We must decide that organizing government employees is illegal, and that public labor unions must be abolished. Why? Because balance of power, or balance of will, does not exist. In a corporation, if management gives in too often over an extended period and resulting work rules, wages, pensions, and benefits choke the company, there are several potential outcomes to adjust and correct. Management, recognizing the company's financial limits, convinces the union that there have to be changes and an accord is reached to keep all entities alive. Or a bankruptcy court mandates a diminishment of some provisions of the labor contracts, as well as hacking into the rights of secured debt, unsecured debt, and equity holders. Or the company fails and everyone loses.
Pavlov's experiments related a single event, a stimuli, to a dog's reactions. The ringing bell, when implemented during feeding events, eventually was of itself sufficient to initiate the dog's salivary reactions.
Humans are a little more complex and can process multiple incentives, multiple stimuli, and multiple reactions. But sometimes we're not more intelligent. I hate to keep picking on yesterday's General Motors: I wouldn't if their atrocious management practices were isolated rather than just being more-publicized examples of broad practice.
GM, Chrysler, Citi, BofA, AIG--each faced three and only three clear choices; bankruptcy Chapter 7 (liquidation of assets--meaning shutting the company), bankruptcy Chapter 11 (reorganization--a laborious legal process in which all constituencies lose something on the prospect that the company can survive), or Government rescue. Most in the public and apparently many in government don't understand the difference between 7 and 11, believing that a company going into bankruptcy is kaput! As a result there was very little governmental will to have allowed an 11 bankruptcy. Instead, the third option, Government rescue, was applied without any regard--it seems--for the meaningful and useful provisions inherent in an 11 bankruptcy. Last week I explained why BK Lite would have been a breakthrough for the government/auto industry;this week the same for the government/financial industry.
The financial industry compensation practices have instilled an amazing level of anger among the vast majority of American citizens. I've been a CEO many times; I believe in being rewarded appropriately for outstanding work, and to being demoted or terminated for lousy work. I don't believe in being rewarded for lousy work--for egregiously destroying value by the truckload. This populist outrage is well founded, but remedies need to be carefully constructed. And, as illustrated in this column two weeks ago, let's solve more than one problem for each action.
One problem-to-solve is to not reward failure. The administration has proposed a ceiling on executive compensation for any company receiving government bailout funds. That's a start and should be done, but will be of marginal impact: it won't stand up to the creative compensation experts who will find many loopholes.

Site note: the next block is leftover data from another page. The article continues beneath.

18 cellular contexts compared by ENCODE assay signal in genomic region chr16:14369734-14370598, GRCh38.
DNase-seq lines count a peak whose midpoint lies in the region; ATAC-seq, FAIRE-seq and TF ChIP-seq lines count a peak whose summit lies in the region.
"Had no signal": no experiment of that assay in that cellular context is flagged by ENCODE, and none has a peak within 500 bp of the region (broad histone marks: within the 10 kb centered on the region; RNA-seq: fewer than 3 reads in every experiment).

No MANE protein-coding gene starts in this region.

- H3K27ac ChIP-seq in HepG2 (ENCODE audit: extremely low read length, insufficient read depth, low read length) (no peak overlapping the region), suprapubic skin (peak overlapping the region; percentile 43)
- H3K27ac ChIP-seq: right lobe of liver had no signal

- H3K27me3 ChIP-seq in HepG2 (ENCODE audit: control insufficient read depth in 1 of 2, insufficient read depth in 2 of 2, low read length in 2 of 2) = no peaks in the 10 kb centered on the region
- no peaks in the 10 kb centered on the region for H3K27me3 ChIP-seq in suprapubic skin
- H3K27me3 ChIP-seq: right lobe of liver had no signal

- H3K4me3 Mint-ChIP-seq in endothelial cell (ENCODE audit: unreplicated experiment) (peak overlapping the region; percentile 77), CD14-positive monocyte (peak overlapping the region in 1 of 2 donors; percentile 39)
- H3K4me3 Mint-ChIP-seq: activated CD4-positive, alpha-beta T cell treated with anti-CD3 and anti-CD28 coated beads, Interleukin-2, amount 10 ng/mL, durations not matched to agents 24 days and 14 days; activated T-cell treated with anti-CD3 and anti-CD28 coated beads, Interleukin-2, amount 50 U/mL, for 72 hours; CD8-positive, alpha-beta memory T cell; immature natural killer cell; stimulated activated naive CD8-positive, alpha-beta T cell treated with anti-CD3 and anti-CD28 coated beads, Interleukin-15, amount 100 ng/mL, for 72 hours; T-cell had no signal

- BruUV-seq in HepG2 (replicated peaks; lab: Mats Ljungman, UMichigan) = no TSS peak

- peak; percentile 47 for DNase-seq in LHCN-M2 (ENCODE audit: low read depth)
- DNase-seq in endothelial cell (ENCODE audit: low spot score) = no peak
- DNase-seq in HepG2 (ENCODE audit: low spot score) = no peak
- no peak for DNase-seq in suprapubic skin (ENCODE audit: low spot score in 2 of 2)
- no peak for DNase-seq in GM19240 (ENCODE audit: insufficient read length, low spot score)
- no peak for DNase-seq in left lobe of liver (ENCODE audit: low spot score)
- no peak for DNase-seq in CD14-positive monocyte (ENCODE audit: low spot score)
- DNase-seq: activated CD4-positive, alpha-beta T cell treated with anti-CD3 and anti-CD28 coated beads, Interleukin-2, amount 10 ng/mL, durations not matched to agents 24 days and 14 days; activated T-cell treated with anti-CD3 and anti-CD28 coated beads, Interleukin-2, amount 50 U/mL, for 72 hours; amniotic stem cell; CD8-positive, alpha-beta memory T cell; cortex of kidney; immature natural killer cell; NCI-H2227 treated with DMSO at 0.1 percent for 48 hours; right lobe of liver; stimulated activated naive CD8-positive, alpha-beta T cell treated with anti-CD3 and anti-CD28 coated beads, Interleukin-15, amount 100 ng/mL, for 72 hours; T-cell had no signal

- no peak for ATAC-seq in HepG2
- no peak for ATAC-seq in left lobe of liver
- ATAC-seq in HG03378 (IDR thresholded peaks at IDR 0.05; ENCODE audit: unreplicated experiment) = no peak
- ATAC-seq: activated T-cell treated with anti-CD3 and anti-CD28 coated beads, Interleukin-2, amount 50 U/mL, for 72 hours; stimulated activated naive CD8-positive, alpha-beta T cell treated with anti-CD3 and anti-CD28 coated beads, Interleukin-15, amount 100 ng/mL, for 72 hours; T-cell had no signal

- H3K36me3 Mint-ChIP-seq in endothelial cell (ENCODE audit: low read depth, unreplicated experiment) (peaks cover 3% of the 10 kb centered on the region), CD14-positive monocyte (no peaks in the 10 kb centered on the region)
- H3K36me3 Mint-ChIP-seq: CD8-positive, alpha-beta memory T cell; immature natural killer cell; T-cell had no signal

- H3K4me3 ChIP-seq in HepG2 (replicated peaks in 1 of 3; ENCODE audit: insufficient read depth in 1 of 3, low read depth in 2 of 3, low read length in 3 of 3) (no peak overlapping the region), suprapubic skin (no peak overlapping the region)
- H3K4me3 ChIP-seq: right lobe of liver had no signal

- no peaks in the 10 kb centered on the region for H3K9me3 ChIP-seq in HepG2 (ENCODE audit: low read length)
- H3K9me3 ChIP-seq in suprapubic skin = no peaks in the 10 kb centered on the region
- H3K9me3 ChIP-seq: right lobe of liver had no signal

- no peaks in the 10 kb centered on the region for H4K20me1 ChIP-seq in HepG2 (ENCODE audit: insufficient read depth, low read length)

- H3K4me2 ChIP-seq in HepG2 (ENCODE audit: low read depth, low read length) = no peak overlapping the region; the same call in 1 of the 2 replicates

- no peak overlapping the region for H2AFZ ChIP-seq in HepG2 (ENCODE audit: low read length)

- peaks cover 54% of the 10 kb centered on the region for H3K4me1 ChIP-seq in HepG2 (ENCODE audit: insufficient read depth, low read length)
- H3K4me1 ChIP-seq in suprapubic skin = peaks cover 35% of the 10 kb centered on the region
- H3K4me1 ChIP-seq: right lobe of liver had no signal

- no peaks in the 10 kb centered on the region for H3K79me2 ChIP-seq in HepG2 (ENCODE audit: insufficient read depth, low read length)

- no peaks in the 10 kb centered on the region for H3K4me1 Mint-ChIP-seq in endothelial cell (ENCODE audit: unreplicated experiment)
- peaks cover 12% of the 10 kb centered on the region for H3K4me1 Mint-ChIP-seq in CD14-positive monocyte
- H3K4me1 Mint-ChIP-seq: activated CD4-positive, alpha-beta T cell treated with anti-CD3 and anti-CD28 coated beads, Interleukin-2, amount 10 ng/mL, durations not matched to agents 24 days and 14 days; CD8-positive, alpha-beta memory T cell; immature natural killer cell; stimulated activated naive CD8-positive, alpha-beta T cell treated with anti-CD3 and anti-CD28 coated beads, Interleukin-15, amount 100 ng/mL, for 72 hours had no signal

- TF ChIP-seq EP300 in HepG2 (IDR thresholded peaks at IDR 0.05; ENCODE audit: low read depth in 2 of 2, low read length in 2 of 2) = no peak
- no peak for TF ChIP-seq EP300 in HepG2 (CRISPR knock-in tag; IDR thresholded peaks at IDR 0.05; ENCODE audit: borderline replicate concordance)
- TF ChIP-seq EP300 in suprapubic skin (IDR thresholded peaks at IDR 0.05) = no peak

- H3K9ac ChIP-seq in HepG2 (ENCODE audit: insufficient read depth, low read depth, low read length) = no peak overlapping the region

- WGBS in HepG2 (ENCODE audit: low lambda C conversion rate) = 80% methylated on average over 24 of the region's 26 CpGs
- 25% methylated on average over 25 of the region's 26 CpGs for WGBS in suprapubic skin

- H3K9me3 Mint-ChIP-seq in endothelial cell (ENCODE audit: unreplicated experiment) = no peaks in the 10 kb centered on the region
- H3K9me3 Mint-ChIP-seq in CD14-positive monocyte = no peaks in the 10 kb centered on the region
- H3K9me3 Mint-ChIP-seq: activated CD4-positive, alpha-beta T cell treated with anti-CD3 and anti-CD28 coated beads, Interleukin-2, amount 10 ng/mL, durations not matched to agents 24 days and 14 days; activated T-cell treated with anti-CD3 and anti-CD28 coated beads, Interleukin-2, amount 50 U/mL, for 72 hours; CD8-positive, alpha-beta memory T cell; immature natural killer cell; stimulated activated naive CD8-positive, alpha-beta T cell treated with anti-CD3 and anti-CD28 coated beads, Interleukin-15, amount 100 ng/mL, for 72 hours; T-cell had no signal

And it doesn't solve the problem of, for example, a not-bailed-out hedge fund manager raking in $100M, for accomplishing nothing productive--simply manipulating financial instruments. It doesn't solve the problem of a trader within one of the bailed-out companies making $20M on mortgage security trades--again simply manipulating financial instruments. But government policy shouldn't directly impact these folks--that would be creeping socialism and contrary to the essence of a capitalist-based society which has gotten us to where we are (I mean where we have gotten long term, not referring to today's mess).
And a third problem is the enormous debt we, as a nation, are creating--a radical imbalance between revenues and outlays.
There is a solution that, as in all complex problems, is neither perfect nor complete but that does address all of these issues in the right direction. That is installing an increasing high-end tax scale, even above that which would occur if the Bush tax cuts were rescinded (as $200,000+ goes from 33 to 36%, $1M+ goes from 35 to 39.6%). Why not, in addition, go even higher: $2M+ is 43%, $5M+ is 47%, and $10M+ is 50%. My well-to-do conservative friends will always say (while they're primarily only looking at their own potential tax bill) that this will stifle investment, that these richer people won't invest when their tax bill is higher. Let's examine the argument that an investor will not make an investment if his return is taxed at 50% vs. 39.6% for the ordinary income portion. If a potential project is projected to make 30% before tax, then he only achieves--after tax--a 15 % return instead of a 18.12% return if all of the return came in the form of ordinary income. But most all projects have a significant or total capital gains component. Capital gains are taxed at 15% (going to 20%). So the impact on investment returns is essentially irrelevent.
So with this change, ultra-high earners take home a little less after tax and therefore a little less incentive to drive to higher numbers--and at least there is some additional national benefit from their high income as the treasury gets a significantly increased level of revenue.